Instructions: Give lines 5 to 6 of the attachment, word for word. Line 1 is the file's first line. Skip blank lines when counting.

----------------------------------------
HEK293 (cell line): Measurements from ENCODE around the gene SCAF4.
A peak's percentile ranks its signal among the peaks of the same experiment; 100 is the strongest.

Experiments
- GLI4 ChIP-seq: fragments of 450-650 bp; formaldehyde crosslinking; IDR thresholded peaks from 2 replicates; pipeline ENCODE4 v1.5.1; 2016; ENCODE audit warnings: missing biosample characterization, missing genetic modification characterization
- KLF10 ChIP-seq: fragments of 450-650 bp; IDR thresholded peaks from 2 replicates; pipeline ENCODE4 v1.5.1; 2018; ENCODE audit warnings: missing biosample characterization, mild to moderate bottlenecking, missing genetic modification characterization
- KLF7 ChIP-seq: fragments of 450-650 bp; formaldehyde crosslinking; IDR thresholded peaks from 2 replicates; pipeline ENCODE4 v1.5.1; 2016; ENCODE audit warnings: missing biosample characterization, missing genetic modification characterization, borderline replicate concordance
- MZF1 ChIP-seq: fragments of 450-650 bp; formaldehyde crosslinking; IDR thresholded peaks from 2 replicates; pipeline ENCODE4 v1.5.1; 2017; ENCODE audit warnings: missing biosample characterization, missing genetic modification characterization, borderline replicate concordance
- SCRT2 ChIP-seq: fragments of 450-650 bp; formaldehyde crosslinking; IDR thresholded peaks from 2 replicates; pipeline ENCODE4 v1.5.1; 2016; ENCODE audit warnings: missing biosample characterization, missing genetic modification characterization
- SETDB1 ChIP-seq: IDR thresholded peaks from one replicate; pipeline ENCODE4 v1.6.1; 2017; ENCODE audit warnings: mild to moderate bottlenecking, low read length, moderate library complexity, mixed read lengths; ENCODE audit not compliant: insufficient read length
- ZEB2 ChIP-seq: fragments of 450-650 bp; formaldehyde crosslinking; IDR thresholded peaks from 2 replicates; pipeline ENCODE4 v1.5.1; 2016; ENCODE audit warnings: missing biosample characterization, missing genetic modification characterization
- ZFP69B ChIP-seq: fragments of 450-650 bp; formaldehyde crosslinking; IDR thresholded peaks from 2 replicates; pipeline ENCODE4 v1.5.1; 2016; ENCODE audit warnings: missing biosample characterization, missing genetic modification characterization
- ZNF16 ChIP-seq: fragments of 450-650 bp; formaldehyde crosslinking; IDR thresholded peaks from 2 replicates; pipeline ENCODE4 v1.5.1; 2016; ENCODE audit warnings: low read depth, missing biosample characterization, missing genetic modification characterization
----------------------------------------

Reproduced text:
- KLF10 ChIP-seq: fragments of 450-650 bp; IDR thresholded peaks from 2 replicates; pipeline ENCODE4 v1.5.1; 2018; ENCODE audit warnings: missing biosample characterization, mild to moderate bottlenecking, missing genetic modification characterization
- KLF7 ChIP-seq: fragments of 450-650 bp; formaldehyde crosslinking; IDR thresholded peaks from 2 replicates; pipeline ENCODE4 v1.5.1; 2016; ENCODE audit warnings: missing biosample characterization, missing genetic modification characterization, borderline replicate concordance